Yesterday, a reader sent me a post that I have not mentioned the lawyers in Montreal - and what happened at the courthouse. Damn. He's right. I didn't mention it - and it's key to understanding the Quebec student strike and what it has come to mean. (If I get any dumber, they'll want me to be editor of The Moncton Times and Transcript.)
Two days ago, students were in the streets, publicly breaking the new law (Bill 78) that restricts public demonstrations. The lawyers at the courthouse, still wearing their courtroom attire, went out into the streets to join the students. Now, think about that.
Have you ever before heard of a demonstration of lawyers? Have you ever heard of lawyers deliberately and publicly breaking what the law? Do you think that lawyers do that sort of thing just to help out a bunch of kids who are spoiled brats who want to go to university free?
This is an extraordinary development which gives a pretty strong hint that the Montreal demonstrations are not about spoiled brats. There are profound meanings to it. But, oh, it is taking the Canadian news media a long time to figure that our. We are in the middle of one of the most important turning points in Canadian history. And you can learn as much about it from The Moncton Times and Transcript as you could in chatting with the local drunk sitting on a curb.
And I forgot to mention it. Damn.
Anyway, it's my topic for the next meeting the the current events group, Tuesday, June 5 at 7 p.m. Bring a friend from The Moncton Times and Transcript.
If you are a betting person, it may soon be time to place your bet on a NATO war against Syria. No, it's not for any reason you'll see reported in the TandT - since most of that is propaganda and hearsay. Neither NATO nor most of the rebels have the slightest interest in democracy. Indeed, many of the rebels (the ones supposedly on our side - supplied, trained and even paid by our side) appear to have Al Queda sympathies. And whoever wins this mad game gets control of the Syrian weapons system - which probably includes chemical weapons.
What NATO wants is for its own puppets to win. Thus the likliehood of a NATO invasion. For a little more money, you can safely bet that Harper will volunteer Canada's help.
And only a fool would bet where this war will lead us.
Page 1 has a big, propaganda story on boosting Main St. Interestingly, there's a novel by Sinclair Lewis with the title "Main Street". It's about a small town on the US prairies in the 1920s, a dreary, uninspired place with no imagination but big on local boosterism - all of if materialistic and shallow. He wrote another novel on the same theme, "Babbitt". Read either of them. Cut out the front page of today's TandT,, use it as a bookmark,and re-read the book mark now and then as you go through the book.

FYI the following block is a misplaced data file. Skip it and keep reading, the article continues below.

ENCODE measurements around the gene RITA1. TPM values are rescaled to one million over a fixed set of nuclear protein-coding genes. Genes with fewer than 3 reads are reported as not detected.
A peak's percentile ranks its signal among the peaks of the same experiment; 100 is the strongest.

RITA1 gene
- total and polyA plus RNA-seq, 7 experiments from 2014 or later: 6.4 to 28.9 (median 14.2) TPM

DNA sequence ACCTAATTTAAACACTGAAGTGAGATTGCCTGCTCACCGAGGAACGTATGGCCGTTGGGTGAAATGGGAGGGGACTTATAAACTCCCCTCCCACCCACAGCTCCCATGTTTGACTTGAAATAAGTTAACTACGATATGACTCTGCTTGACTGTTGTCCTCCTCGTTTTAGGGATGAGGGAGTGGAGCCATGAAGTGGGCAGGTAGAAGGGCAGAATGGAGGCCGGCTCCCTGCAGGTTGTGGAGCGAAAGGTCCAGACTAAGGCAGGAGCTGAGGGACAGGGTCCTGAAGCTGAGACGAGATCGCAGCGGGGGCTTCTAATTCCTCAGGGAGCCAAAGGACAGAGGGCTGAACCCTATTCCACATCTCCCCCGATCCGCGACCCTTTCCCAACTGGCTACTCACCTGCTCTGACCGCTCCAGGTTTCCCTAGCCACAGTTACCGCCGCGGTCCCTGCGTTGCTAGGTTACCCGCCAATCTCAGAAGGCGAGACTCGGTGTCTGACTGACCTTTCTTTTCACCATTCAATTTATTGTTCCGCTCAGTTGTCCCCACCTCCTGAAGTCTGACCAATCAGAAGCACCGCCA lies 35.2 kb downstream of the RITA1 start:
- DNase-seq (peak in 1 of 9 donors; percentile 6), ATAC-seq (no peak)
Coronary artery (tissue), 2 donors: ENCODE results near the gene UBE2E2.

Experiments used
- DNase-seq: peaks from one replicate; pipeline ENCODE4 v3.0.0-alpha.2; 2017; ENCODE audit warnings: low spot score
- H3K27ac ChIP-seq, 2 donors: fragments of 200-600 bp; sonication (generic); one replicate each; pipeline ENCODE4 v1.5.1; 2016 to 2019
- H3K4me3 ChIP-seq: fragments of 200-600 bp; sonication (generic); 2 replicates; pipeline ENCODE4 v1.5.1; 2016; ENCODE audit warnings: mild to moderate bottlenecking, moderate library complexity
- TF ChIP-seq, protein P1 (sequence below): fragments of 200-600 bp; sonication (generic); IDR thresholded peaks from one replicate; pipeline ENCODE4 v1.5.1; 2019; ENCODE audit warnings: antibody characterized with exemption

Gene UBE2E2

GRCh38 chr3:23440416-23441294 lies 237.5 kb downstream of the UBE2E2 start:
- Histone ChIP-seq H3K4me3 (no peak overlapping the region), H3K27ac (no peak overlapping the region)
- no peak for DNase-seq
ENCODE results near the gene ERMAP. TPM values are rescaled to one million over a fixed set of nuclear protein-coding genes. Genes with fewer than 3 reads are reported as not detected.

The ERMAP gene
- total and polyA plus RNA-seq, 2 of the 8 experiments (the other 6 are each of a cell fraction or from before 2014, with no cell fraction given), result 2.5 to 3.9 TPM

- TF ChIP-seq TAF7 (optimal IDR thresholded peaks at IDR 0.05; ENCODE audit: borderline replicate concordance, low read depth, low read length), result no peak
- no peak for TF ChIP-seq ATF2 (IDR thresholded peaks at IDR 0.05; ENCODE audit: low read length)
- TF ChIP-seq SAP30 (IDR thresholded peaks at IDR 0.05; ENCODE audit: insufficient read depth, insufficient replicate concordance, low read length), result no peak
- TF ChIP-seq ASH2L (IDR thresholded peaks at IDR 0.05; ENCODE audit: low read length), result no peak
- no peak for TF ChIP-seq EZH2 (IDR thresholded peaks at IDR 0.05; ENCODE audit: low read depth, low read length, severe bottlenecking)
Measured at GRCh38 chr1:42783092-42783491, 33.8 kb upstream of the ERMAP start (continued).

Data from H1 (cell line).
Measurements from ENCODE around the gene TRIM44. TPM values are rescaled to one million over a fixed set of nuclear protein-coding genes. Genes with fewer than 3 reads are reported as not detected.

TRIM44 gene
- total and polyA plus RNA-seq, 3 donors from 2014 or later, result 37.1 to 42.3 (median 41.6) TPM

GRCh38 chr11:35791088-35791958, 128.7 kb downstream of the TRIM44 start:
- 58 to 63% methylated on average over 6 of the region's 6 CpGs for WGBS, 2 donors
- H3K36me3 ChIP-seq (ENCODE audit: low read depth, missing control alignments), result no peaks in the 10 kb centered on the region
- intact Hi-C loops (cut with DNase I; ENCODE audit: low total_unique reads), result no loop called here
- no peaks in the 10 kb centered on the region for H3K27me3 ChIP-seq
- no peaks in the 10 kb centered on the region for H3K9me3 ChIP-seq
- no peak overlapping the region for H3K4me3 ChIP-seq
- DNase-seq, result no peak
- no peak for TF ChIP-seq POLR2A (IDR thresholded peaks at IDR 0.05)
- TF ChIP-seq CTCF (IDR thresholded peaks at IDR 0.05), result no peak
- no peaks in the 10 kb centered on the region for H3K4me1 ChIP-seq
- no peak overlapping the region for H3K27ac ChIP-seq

Oh, yeah. Be sure to include the other big story on the page "Moncton council urged to push for growth".
There's also an excellent story on page 1 that children aren't getting enough play time. This is an important story. Play time is learning time. Play time is when children learn to socialize with others, to develop a range of interests, to mature. And one thing (besides computers and TV) that kills play time is adults who insist on organizing it. Now, adult involvement can help in youth groups that are geared to stimulating minds and attitudes, and when they encourage socializing.
But what's death for learning is a play activity forced to work under adult rules and with adult control. In Canada, the prime offender is organized hockey. It crushes creativity and imagination, and retards maturity.
Oh, I know. The coaches will say it develops leadership. Right. Give me a list of the great Canadian leaders produced by organized hockey. Tell me all the NHL players who went on to become national leaders. (Though I have a suspicion most of our city councillors must have played pee wee hockey.)
This is a front page story that is worth reading.
There is also a distrubing story on the front page that we should know more about. (The story, about the breast centre at the Dumont hospital is well done; but it relies heavily on infomration from the Moncton hospital/ I've dealt with both hospitals, found both to be excellent and both far more accessible that hospitals in Montreal. But I've also noticed strained relations between the two.) We need more information from both sides about this issue -and before this turns into a brainless, shouting match.
The reporting from Syhria (NewToday) is highly suspect. It gives the strong impression the killing of over a hundred people was done by government artillery. It doesn't mention other reports they were assembled and killed up close - by rebels.
And the indication of outrage from the UN and the NATO powers is pure hypocrisy. Where were they when NATO invaded Iraq and killed innocent people by the hundreds of thousands, and created five million refugees? Or when the US killed a quarter million in Guatemala?
The editorial is silly. But Norbert Cunningham does well, indeed. The kid can still come through when he puts his mind to it...
The op ed page is its usual dish of irrelevancies.
Letters to the Editor is really quie good. Worth a read.